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  • An Ulster Slave-Owner in the Revolutionary Atlantic: The Life and Letters of John Black ed. by Jonathan Jeffrey WrightReviews
  • Toby Barnard
An Ulster Slave-Owner in the Revolutionary Atlantic: The Life and Letters of John Black, edited by Jonathan Jeffrey Wright (Dublin: Four Courts Press, 2109, 188 p., hardcover, $65)

The Black family, thanks to the survival of a copious archive, has attracted the attention of several historians. Originating in Scotland and settling in seventeenth-century Ireland, the Blacks subsequently fanned out around the Atlantic littoral. Although particularly active in trade, members also contributed to intellectual, scientific, and public life. As a result of this diversity, Blacks have appeared in recent studies, not only of the lively commercial communities in the north of Ireland, but in settlements at Bordeaux, Cádiz, and the West Indies. Jonathan Jeffrey Wright, building on the previous investigations, focuses on a more difficult aspect of the Blacks: their owning and trading in slaves. Until Nini Rodgers laid bare the Irish dimensions of the trade in Ireland, Slavery and Anti-Slavery in 2009, it had been treated (if at all) with "strategies of euphemism and evasion." Such evasiveness is rejected by Wright in his exemplary edition of the surviving letters of John Black, who settled first in Grenada during the 1770s and then in Trinidad. As well as the revealing contents of the letters themselves, Wright's substantial introduction not only supplies the complex family context but also explores the political, social, intellectual, and cultural dimensions of Black's world.

Irish people had been present in the Caribbean at least from the 1650s, when those dispossessed at home were exiled there. Soon they would be followed by adventurers, entrepreneurs, and desperadoes; military and naval service brought more, often only temporarily, but others permanently. The "Irish" seem to have benefited, so far as the Spanish authorities in the archipelago were concerned, by being equated automatically with Catholicism, although this was not always their affiliation. These settlers from Ireland in the West Indies resembled their counterparts spreading over the globe in relying initially on familial and neighborly links. Any bond of a shared confession tended to weaken the longer the [End Page 144] exiles were away and the better they adjusted to the new environment. In Trinidad, for want of an Anglican church, Black, with his family, attended Catholic worship. Having married a creole of French background, he expressed indifference as to whether a daughter was raised as a Protestant or "Romish." Once she was sent to stay with relatives in Ulster, Protestantism prevailed. Moreover, with the building of a Protestant church nearby, Black himself seems to have reverted to the faith in which he had been reared in Ireland.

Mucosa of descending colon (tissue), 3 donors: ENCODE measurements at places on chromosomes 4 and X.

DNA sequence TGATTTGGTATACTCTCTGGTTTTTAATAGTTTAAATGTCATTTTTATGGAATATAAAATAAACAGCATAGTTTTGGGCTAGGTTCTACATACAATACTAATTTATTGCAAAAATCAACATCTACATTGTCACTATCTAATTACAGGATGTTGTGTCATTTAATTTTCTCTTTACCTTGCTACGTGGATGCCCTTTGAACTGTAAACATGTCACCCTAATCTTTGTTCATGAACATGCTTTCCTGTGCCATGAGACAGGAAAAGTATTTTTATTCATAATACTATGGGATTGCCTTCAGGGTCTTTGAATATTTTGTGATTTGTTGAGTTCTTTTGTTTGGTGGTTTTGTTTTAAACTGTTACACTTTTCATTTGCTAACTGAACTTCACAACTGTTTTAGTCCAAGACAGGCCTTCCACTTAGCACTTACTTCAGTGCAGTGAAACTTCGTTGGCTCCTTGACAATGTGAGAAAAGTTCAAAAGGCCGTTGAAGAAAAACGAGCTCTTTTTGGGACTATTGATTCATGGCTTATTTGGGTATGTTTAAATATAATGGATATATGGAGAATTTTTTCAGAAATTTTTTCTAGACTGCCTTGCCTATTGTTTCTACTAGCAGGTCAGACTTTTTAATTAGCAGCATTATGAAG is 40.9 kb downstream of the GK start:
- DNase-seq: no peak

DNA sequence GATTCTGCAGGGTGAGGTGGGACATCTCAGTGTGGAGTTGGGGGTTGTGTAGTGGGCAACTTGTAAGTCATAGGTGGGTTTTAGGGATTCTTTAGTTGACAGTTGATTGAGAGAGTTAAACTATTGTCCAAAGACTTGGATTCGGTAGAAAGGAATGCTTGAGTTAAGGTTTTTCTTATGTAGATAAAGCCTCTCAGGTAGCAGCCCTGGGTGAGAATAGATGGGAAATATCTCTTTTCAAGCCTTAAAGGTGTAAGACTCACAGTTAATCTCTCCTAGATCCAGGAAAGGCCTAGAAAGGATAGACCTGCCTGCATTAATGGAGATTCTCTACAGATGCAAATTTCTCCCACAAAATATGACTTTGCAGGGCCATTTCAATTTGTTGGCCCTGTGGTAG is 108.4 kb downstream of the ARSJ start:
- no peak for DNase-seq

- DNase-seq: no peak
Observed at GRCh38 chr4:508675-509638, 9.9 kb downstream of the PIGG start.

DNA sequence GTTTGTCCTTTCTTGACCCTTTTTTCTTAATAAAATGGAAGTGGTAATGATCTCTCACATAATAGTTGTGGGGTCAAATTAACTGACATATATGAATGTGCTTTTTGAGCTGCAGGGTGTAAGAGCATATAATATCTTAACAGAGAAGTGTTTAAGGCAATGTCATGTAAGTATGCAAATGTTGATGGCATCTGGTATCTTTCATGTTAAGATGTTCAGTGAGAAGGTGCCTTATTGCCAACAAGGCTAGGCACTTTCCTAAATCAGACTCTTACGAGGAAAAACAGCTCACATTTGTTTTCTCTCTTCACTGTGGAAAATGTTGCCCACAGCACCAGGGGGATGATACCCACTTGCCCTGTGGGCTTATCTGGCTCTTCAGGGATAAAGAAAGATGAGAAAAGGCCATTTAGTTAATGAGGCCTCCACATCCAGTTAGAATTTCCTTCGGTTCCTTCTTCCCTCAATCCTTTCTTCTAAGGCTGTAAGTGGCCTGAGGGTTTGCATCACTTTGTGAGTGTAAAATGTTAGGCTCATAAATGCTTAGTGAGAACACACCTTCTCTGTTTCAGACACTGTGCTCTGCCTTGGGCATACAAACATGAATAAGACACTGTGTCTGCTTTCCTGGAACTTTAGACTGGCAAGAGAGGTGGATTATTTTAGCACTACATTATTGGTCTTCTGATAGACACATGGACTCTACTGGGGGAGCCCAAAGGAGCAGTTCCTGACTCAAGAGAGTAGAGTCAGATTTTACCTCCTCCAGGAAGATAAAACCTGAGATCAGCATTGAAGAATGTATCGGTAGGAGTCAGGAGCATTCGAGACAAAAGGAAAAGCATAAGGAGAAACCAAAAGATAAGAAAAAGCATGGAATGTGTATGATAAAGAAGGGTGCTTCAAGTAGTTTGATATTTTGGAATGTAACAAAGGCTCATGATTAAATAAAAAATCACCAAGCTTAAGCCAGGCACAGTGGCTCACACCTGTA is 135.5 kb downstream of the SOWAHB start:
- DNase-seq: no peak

Black remembered a book which he still possessed after nearly thirty years: The Book of Common Prayer. Whatever guidance he received from its pages, it was referred to in such a way as to suggest that the volume was valued chiefly for its talismanic qualities. He recalled where it had been bought (Belfast) by his grandfather and the price paid. Although he had lost many of his possessions in a fire, the prayer book had escaped the flames. In the absence of more detailed evidence, it would be too easy to conclude that Black derived little benefit from scriptural teaching. He indulged in self-pity and exculpation, but never entered imaginatively into the lives of those toiling for him, large numbers of whom died prematurely. Any expressions arising from shared humanity are absent. When thirty-one negroes' houses were burnt down, the loss was simply a financial one for him. Instead, he is dogged by lingering damage from his time in Grenada, which left him indebted and with a tarnished reputation. Given the importance of credit and respect to success in business, these blemishes proved impossible to erase entirely. Furthermore, plunging into Trinidad's public affairs, Black mired himself in controversy. He looked for patronage from a grandee, Lord George Macartney, known to the family through common Ulster origins. But Macartney disappointed him, and Black's partisanship eventually excluded him from official favor. Moreover, he reprobated William Wilberforce and the ascendant abolitionist movement. Unsurprisingly...


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